TRENDY TIGUAN FIT FOR SELECTION
The old model was good, but the new one is even better. In Berlin, Ed Wiseman puts Volkswagen’s third-favourite baby to the test
When you think of Volkswagen, you think of Golf. The legendary family hatch has been the German brand’s best performer in the UK for years, pursued by the slightly smaller Polo. But in third place is the Tiguan, an unsung hero of Wolfsburg’s expansive range.
The latest generation of this compact SUV is based on the MQB platform that forms the foundation of the Golf and Passat, as well as other VW Group cars from Seat and Skoda. It’s been upgraded visually and borrows in-car tech from Audi, making its interior one of the most up-to-date in its sector. All of this is a huge improvement on the already-good Tiguan, which had just begun to feel dated.
LOOKS AND IMAGE
The Tiguan’s chiselled, Germanic features set it apart from more fluid-looking rivals. It’s a handsome car and has much more road presence than the outgoing generation, which didn’t benefit from Volkswagen’s current design language. Short overhangs at the front and rear are hugely beneficial off-road and add to the chunky, utilitarian aesthetic of this fundamentally road-orientated car.
The inside of the car is largely wellbuilt, but in comparison to the price tag (around £25,000 for a sensible Tiguan), the materials used are disappointing in places. Beige plastic dominates the front below knee-height, though the seats are fetching and the soft-touch plastic feels built to last.
Volkswagen’s image has been dented by its emissions scandal, but that’s unlikely to put buyers off. The VW badge is still an upmarket choice. The upcoming Seat Ateca, which is mechanically similar but has a much lower starting price, could represent better value for buyers who like the Tiguan, but aren’t fussed about brand.
SPACE AND PRACTICALITY
There’s more room in the Tiguan than before, but tall people will find the back seats cramped. Legroom has been improved, but avoid the flimsy plastic tables — they fill the extra space with hard plastic that will bruise the knees of your rear passengers. Door bins are large and storage is generally excellent throughout the cabin.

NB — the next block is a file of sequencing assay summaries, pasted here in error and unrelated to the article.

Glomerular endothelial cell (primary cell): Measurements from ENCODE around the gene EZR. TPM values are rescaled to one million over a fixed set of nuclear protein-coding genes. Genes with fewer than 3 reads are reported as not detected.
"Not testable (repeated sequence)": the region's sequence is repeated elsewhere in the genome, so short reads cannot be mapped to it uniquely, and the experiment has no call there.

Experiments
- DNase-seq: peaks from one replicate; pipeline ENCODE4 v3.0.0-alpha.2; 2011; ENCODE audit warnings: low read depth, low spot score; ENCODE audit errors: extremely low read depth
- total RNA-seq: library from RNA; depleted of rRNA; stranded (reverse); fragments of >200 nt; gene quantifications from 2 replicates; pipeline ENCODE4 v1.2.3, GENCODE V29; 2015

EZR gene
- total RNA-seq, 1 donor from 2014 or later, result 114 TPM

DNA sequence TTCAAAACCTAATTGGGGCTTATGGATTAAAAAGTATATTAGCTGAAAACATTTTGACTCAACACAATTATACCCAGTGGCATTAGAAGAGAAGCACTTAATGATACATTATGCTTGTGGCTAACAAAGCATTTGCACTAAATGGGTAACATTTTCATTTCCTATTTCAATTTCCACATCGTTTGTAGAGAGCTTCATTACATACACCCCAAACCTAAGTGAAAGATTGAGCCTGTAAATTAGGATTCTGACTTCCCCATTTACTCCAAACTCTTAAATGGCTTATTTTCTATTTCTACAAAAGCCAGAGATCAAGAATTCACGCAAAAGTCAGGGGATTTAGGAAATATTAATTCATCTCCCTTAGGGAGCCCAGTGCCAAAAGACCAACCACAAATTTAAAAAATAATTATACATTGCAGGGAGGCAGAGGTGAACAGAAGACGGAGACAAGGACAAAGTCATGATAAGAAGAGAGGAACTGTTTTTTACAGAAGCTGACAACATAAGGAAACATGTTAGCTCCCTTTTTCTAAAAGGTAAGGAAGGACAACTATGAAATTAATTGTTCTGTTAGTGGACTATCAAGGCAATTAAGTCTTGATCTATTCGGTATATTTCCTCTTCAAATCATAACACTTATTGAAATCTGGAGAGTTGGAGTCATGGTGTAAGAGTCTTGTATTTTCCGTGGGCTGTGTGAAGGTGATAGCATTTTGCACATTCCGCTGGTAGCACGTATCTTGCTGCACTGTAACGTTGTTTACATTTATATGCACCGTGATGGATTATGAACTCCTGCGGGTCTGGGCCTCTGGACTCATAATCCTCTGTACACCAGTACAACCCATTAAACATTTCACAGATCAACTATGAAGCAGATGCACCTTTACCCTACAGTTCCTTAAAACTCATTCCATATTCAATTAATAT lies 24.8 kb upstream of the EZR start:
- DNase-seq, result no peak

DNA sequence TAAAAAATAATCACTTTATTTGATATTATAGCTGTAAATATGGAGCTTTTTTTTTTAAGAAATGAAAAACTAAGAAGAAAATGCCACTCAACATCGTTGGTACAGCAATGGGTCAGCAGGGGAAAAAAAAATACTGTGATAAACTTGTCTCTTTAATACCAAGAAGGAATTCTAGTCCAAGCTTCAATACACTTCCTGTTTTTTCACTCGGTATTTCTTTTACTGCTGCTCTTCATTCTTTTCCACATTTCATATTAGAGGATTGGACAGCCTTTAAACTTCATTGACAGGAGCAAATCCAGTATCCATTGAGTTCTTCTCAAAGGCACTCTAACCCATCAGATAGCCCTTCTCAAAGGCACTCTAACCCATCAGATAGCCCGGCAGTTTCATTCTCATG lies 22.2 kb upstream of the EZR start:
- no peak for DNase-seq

The boot can hold over 600 litres of luggage, depending on the exact position of the adjustable rear seats. Those rear seats can be adjusted or folded down with a tug of a small spring-loaded tab — a very user-friendly system. When the seats are folded down, the Tiguan boasts 1,655 litres of space for those occasional garden centre trips.
BEHIND THE WHEEL
Volkswagen has lengthened the wheelbase of the Tiguan, making it slightly more comfortable on British roads. The Tiguan is also a few pounds lighter, with clever weight savings mitigating the added weight of all the new convenience and safety tech. Noticeably light steering suggests that the Tiguan has been optimised for urban and suburban driving.
But buyers of the 4x4 Tiguan will be pleasantly surprised at how adept their new car is at handling quite serious offroad challenges. It will never compare with a well-driven Range Rover, but the ground clearance, four-wheel-drive system and short overhangs combine to make an unnecessarily good utility vehicle. External cameras situated around the vehicle can be used to help visualise difficult terrain from the comfort of the cab, too.
An advanced infotainment system is available. The instrument binnacle is digital, visually emulating a conventional speedometer and rev counter, but with much more flexibility.
The driver can choose to display Google Maps, including satellite imagery — while this often duplicates information found on the centre console touchscreen, it’s a futuristic touch that helps maximise time spent looking at the road. A head-up display, showing the car’s current speed in comparison to the prevailing speed limit, is another driver-orientated safety improvement.
VALUE FOR MONEY
Volkswagen occupies a different market position to key rivals. The Qashqai, which continues to outsell its opposition quite convincingly, is an excellent car but has a cheaper image. Similarly, offerings from Kia and Hyundai are very competent choices, but lack badge appeal. Yet the Tiguan isn’t as posh as the Evoque or Discovery Sport — it’s somewhere in between.
Prices for the Tiguan are comfortably higher than those for the Ateca, SEAT’S Mqb-based SUV. In fact, the Tiguan is an expensive choice, carefully positioned above most of its real competitors and with an options list that threatens to push it into a daunting price bracket. The Mazda CX-5 is just as good and much cheaper.
WHO WOULD BUY ONE?
The Tiguan’s technology, safety features and eye-catching looks make it a great choice for families. It’s on the pricey side, so the model is likely to continue to attract mainly well-heeled buyers who want the reassurance of the VW brand. The 4x4 versions, likely to sell healthily in Britain, will be popular with horse owners and caravanners as well as country dwellers who need added traction in winter months.
This car summed up in a single word: trendy.
If this car was a ketchup, it would be Heinz. Functionally similar to any other ketchup, but priced and marketed in just the right way to become the obvious choice.
FACTS AT A GLANCE
Volkswagen Tiguan: from £22,500. Engine: 2.0-litre diesel producing 148bhp and 340Nm. Transmission: seven-speed automatic. Performance: 124mph top speed, 0-62mph in 9.3 seconds. Economy: 50mpg combined. Emissions: 149g/km.